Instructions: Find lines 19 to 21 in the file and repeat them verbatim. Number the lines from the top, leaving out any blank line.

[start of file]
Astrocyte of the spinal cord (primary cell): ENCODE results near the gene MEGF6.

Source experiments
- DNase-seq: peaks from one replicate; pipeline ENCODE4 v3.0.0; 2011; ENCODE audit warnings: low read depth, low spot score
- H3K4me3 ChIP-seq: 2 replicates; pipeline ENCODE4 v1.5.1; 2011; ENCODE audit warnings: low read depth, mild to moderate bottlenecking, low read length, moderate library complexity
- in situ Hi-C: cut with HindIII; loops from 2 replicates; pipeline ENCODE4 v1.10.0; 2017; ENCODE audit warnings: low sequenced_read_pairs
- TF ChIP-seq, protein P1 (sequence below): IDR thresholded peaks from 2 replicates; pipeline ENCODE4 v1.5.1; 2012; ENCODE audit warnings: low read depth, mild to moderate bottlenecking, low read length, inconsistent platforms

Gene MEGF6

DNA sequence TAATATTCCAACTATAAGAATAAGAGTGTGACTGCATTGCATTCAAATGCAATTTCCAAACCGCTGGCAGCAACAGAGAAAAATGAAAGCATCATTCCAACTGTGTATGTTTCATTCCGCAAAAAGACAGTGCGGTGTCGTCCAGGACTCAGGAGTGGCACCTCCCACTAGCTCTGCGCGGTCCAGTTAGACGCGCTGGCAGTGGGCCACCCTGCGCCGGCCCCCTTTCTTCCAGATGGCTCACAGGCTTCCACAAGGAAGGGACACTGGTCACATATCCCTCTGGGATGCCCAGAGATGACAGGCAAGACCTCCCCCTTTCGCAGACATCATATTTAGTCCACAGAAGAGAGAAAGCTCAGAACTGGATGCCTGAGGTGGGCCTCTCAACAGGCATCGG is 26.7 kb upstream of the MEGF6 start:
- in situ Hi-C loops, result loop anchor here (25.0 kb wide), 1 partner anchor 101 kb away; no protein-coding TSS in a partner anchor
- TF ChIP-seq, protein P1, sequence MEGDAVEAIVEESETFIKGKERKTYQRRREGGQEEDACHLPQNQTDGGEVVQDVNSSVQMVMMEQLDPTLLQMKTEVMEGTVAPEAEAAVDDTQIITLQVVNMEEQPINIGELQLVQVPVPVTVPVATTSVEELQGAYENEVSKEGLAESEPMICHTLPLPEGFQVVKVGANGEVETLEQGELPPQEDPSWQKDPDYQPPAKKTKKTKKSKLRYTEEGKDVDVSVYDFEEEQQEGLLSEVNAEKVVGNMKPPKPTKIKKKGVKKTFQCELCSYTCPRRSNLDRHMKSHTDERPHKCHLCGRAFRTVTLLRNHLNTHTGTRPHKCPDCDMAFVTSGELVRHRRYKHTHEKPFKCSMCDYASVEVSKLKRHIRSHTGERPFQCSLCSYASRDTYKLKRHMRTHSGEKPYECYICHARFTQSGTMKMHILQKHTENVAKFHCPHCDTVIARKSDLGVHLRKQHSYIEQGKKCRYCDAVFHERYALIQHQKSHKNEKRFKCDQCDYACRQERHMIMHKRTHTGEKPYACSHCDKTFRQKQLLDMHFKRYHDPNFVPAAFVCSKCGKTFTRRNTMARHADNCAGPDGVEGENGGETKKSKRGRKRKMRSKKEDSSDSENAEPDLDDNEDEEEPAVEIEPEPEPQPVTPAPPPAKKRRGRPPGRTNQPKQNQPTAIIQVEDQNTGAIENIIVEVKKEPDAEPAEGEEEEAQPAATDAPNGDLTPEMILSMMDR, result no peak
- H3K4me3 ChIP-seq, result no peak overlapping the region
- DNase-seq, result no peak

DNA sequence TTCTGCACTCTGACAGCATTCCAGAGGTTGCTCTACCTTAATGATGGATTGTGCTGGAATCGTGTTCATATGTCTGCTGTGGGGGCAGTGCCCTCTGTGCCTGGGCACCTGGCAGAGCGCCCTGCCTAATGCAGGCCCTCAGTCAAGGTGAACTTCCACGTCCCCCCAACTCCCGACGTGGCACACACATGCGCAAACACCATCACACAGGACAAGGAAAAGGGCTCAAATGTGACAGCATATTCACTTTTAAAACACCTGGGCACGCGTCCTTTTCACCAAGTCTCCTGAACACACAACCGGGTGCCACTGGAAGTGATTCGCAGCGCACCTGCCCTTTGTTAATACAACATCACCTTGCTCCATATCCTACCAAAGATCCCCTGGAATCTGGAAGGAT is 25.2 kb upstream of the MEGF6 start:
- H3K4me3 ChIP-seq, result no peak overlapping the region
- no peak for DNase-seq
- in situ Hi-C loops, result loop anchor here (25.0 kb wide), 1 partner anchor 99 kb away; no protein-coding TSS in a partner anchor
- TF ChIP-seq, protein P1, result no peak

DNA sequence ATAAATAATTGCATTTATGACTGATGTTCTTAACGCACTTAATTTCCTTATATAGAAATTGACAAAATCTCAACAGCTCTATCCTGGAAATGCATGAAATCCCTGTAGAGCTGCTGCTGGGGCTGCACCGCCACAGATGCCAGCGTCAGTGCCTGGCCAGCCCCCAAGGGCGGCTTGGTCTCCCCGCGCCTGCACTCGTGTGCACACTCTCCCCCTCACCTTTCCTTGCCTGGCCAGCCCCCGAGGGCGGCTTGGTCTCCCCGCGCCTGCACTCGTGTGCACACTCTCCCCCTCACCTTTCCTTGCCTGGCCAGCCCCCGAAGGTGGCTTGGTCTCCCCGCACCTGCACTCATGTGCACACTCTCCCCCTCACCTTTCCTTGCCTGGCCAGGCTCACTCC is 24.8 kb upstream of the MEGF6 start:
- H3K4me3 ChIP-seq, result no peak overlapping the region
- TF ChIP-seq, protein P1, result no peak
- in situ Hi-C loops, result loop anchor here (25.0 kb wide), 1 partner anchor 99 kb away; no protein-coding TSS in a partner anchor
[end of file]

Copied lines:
- H3K4me3 ChIP-seq, result no peak overlapping the region
- TF ChIP-seq, protein P1, result no peak
- in situ Hi-C loops, result loop anchor here (25.0 kb wide), 1 partner anchor 99 kb away; no protein-coding TSS in a partner anchor